GPS (Global Positioning System) devices are everywhere. These devices provide a user with such information as latitude and longitude, accurate time, heading, velocity, etc. GPS devices are particularly useful in automobiles and other vehicles. Many individuals have multiple GPS devices if they own, for instance, two cars that both have the device. Conventionally, most devices will allow a user to store information such as address points in the internal memory of the device. Some devices will allow you to store this information on removable memory, e.g., memory cards, optical media, etc. In the latter case, this can be particularly helpful because a list of addresses, for instance, will be useful to be moved from GPS device (e.g., a first vehicle) to GPS device (e.g., a second vehicle).

Conventionally, a GPS device will inform a user how to get from one point to another. Additionally, it provides information on points of interest, e.g., hotels, restaurants, historic landmarks, etc. Some GPS units will also provide information including current speed of travel as well as average speed of travel.

As a driver moves his vehicle (e.g., boat or car), speed limits change quite rapidly. It is quite common for a driver to be unaware that he was violating the speed limit. That claim is made every day as drivers are ticketed. Radar detectors, which are quite common, only tell the driver if a law enforcement person is in the area and trying to catch speeders. Either these detectors do not work, or they work to late to avoid law enforcement problems. They also are difficult to place in a vehicle and many law enforcement agencies frown on these devices, in fact, radar detectors are illegal in some states. Of course, in all cases, radar detectors do not let the user know the speed that he is traveling. Thus, an need exists for techniques of alerting a driver as to the speed limit of any road traveled, and if they are violating or obeying that speed limit.

In another related area, a need also exists to inform an outside selected source as to what speed various vehicles are driving on a particular road way or waterway. If, for instance, the speed limit of a road is 65 miles per hour (e.g., on a highway) and an individual or computer detected that several vehicles in the same location were traveling at 10 miles per hour (during a certain time period) then that information source could report a traffic slowdown on that road. This information is valuable to local authorities (to alert them to a traffic accident for instance) and also very valuable to other motorists (or boaters), who could receive this information on their GPS unit or through another source such as a traffic radio station.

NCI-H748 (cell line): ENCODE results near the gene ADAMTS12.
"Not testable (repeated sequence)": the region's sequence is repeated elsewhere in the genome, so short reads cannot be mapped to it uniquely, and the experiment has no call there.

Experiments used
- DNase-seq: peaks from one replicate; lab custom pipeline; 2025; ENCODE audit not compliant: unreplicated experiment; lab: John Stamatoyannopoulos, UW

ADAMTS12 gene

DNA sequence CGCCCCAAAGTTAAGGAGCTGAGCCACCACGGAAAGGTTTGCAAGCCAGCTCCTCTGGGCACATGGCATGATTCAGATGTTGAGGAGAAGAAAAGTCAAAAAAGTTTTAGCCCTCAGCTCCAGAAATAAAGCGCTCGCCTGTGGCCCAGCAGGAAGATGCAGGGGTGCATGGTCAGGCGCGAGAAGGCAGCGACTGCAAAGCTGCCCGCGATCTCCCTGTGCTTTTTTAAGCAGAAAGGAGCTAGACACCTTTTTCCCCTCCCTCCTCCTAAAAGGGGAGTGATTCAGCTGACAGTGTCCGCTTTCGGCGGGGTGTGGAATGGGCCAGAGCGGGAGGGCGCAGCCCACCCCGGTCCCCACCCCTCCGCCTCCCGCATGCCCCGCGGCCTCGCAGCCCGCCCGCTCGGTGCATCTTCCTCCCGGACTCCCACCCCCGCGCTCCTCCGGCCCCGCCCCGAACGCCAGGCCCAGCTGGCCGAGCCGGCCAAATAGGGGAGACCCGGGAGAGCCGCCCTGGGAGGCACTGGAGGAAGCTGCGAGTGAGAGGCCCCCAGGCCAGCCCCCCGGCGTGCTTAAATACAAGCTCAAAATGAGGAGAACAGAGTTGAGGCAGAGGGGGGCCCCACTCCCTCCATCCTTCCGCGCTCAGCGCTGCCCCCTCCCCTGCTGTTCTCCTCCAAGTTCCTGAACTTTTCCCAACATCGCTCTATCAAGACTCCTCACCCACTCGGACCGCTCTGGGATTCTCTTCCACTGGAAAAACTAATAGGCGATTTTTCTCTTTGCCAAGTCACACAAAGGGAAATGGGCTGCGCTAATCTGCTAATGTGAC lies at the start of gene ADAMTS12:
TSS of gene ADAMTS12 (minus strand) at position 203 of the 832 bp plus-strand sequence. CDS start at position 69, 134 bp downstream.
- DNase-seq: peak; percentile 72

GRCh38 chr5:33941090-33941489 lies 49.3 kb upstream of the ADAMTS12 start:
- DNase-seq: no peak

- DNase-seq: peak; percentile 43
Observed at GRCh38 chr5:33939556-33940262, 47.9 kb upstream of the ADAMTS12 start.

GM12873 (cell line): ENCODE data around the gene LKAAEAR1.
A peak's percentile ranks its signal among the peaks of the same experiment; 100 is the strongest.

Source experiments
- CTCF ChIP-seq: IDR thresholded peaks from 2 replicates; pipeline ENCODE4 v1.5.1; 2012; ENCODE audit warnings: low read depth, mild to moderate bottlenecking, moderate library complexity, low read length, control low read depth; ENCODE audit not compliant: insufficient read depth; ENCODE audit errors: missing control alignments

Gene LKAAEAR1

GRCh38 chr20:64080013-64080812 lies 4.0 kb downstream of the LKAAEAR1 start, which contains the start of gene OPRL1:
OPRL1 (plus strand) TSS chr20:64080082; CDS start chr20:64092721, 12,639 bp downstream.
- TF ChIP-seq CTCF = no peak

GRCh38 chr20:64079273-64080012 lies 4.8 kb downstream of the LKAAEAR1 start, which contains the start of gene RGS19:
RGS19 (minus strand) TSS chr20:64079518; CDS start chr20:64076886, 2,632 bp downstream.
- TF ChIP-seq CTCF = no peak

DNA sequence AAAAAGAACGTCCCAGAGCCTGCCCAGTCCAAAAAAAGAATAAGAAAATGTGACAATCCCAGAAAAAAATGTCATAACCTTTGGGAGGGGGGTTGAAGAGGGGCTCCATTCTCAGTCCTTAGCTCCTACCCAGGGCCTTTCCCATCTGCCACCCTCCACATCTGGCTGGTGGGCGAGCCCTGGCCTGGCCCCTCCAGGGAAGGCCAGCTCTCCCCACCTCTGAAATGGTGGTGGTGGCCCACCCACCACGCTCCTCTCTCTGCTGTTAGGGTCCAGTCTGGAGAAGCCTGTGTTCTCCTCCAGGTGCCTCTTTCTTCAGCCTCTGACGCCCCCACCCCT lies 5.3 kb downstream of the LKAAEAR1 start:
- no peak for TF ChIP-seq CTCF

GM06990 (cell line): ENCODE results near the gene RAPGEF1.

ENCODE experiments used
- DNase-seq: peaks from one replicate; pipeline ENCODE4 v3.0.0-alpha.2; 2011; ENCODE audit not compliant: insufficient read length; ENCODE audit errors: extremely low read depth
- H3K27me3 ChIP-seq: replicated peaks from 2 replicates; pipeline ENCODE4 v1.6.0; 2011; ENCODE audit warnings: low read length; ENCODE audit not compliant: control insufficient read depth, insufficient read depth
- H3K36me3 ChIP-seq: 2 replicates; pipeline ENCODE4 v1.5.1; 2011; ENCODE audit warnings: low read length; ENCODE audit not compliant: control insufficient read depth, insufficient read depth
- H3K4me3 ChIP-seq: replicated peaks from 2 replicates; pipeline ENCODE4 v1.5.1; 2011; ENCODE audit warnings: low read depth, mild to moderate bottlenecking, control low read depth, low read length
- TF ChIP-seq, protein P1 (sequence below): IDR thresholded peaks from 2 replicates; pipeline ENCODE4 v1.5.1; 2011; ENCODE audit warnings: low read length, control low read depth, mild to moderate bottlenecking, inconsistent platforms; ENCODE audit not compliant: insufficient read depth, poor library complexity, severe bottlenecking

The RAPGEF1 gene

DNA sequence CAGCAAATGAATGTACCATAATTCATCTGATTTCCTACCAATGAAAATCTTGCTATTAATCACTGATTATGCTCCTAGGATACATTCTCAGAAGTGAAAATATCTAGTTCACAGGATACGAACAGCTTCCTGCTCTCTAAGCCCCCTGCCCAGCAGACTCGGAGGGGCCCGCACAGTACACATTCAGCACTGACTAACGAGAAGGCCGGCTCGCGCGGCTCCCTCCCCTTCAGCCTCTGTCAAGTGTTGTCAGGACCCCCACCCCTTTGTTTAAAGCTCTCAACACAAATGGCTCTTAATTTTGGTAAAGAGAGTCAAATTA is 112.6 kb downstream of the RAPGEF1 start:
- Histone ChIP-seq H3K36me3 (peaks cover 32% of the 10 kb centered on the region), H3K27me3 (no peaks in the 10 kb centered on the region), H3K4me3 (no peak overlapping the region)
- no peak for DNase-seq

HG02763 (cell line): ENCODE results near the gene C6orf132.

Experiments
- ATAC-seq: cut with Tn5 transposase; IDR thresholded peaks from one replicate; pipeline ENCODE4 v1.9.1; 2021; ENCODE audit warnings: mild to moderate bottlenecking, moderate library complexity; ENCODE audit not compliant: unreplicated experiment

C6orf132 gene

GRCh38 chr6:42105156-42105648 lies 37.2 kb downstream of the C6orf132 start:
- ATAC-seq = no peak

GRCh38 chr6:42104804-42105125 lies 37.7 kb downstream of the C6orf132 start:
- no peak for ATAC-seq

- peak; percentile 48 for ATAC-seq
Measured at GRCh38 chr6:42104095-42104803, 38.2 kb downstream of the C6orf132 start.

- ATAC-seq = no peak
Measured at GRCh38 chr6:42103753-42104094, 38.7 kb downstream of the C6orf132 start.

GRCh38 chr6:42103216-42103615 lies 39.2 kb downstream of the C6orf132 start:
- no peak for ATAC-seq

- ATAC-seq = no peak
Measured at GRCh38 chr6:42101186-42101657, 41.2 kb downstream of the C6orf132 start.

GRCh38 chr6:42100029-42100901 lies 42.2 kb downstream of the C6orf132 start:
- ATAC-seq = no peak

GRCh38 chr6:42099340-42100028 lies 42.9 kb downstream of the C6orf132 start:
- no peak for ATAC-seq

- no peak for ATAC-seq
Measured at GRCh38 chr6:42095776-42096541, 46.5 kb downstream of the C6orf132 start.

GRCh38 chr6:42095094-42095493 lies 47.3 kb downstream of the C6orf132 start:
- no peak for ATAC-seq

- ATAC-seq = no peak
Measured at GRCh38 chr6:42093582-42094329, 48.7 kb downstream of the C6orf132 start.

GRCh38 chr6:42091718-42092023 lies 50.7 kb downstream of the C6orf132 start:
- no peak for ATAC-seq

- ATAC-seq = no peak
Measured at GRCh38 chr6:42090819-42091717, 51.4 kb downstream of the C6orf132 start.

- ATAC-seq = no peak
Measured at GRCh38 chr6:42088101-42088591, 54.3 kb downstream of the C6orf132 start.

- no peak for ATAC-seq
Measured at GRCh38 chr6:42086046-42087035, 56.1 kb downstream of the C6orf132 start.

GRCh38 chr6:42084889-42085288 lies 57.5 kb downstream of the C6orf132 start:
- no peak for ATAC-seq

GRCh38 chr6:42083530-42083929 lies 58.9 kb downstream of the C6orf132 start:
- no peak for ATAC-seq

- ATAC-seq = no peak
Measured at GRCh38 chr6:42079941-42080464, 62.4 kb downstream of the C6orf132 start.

SUMMARY

A device, system and method for controlling speed of a vehicle are provided. The present disclosure enables a position information device, e.g., a GPS (global position system) unit, to alert a user if they are violating a local speeding limit. The present disclosure further provides for a system and method for communicating a subject vehicle's speed to a central server where it can be utilized to analyze traffic congestion patterns or notify selected companies or individuals.

According to one aspect of the present disclosure, a device includes a locational information module for determining location information and speed of the device; a storage module for storing at least one geographic map including at least one route and a speed limit for the at least one route; a processing module configured to receive the location information, retrieve at least one geographic map based on the location information, determine a speed limit based on the location information and compare the speed of the device to the determined speed limit; and a display module for alerting a user if the speed of the device exceeds the determined speed limit.